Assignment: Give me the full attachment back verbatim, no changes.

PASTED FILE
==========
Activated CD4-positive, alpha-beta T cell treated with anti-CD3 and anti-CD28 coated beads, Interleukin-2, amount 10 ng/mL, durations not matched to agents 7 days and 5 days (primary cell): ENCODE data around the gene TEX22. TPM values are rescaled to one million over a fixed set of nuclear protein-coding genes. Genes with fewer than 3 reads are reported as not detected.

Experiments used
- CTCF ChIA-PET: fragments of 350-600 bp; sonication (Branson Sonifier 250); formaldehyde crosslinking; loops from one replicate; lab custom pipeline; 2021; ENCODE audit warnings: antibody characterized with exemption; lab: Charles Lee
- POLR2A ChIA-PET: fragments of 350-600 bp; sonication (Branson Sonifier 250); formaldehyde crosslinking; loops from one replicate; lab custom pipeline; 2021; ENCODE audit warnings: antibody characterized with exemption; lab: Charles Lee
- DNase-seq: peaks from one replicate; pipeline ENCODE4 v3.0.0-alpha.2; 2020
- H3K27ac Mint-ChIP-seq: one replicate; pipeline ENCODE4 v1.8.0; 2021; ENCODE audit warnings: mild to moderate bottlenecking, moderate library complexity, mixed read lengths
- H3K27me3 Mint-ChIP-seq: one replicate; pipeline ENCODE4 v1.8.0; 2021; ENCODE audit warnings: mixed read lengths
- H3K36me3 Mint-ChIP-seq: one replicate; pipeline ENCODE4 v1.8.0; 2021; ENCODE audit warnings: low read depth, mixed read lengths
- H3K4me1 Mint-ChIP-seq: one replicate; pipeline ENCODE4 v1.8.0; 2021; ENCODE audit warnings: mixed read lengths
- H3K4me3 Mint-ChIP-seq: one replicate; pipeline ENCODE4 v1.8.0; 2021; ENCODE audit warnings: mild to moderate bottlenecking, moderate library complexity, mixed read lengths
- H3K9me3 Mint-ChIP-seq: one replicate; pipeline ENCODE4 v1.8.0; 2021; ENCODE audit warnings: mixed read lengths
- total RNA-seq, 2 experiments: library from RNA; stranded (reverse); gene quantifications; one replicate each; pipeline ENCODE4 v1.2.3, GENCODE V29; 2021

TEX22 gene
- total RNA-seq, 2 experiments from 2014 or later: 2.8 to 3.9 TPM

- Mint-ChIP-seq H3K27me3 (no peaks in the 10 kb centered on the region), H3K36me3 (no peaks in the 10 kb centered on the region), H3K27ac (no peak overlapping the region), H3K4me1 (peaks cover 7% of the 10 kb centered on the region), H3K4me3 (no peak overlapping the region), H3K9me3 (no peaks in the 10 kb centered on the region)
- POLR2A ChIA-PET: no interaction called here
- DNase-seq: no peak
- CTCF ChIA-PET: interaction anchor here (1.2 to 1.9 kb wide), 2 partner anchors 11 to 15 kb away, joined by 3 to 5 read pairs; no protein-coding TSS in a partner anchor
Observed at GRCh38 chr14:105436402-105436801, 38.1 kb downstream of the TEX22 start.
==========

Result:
Activated CD4-positive, alpha-beta T cell treated with anti-CD3 and anti-CD28 coated beads, Interleukin-2, amount 10 ng/mL, durations not matched to agents 7 days and 5 days (primary cell): ENCODE data around the gene TEX22. TPM values are rescaled to one million over a fixed set of nuclear protein-coding genes. Genes with fewer than 3 reads are reported as not detected.

Experiments used
- CTCF ChIA-PET: fragments of 350-600 bp; sonication (Branson Sonifier 250); formaldehyde crosslinking; loops from one replicate; lab custom pipeline; 2021; ENCODE audit warnings: antibody characterized with exemption; lab: Charles Lee
- POLR2A ChIA-PET: fragments of 350-600 bp; sonication (Branson Sonifier 250); formaldehyde crosslinking; loops from one replicate; lab custom pipeline; 2021; ENCODE audit warnings: antibody characterized with exemption; lab: Charles Lee
- DNase-seq: peaks from one replicate; pipeline ENCODE4 v3.0.0-alpha.2; 2020
- H3K27ac Mint-ChIP-seq: one replicate; pipeline ENCODE4 v1.8.0; 2021; ENCODE audit warnings: mild to moderate bottlenecking, moderate library complexity, mixed read lengths
- H3K27me3 Mint-ChIP-seq: one replicate; pipeline ENCODE4 v1.8.0; 2021; ENCODE audit warnings: mixed read lengths
- H3K36me3 Mint-ChIP-seq: one replicate; pipeline ENCODE4 v1.8.0; 2021; ENCODE audit warnings: low read depth, mixed read lengths
- H3K4me1 Mint-ChIP-seq: one replicate; pipeline ENCODE4 v1.8.0; 2021; ENCODE audit warnings: mixed read lengths
- H3K4me3 Mint-ChIP-seq: one replicate; pipeline ENCODE4 v1.8.0; 2021; ENCODE audit warnings: mild to moderate bottlenecking, moderate library complexity, mixed read lengths
- H3K9me3 Mint-ChIP-seq: one replicate; pipeline ENCODE4 v1.8.0; 2021; ENCODE audit warnings: mixed read lengths
- total RNA-seq, 2 experiments: library from RNA; stranded (reverse); gene quantifications; one replicate each; pipeline ENCODE4 v1.2.3, GENCODE V29; 2021

TEX22 gene
- total RNA-seq, 2 experiments from 2014 or later: 2.8 to 3.9 TPM

- Mint-ChIP-seq H3K27me3 (no peaks in the 10 kb centered on the region), H3K36me3 (no peaks in the 10 kb centered on the region), H3K27ac (no peak overlapping the region), H3K4me1 (peaks cover 7% of the 10 kb centered on the region), H3K4me3 (no peak overlapping the region), H3K9me3 (no peaks in the 10 kb centered on the region)
- POLR2A ChIA-PET: no interaction called here
- DNase-seq: no peak
- CTCF ChIA-PET: interaction anchor here (1.2 to 1.9 kb wide), 2 partner anchors 11 to 15 kb away, joined by 3 to 5 read pairs; no protein-coding TSS in a partner anchor
Observed at GRCh38 chr14:105436402-105436801, 38.1 kb downstream of the TEX22 start.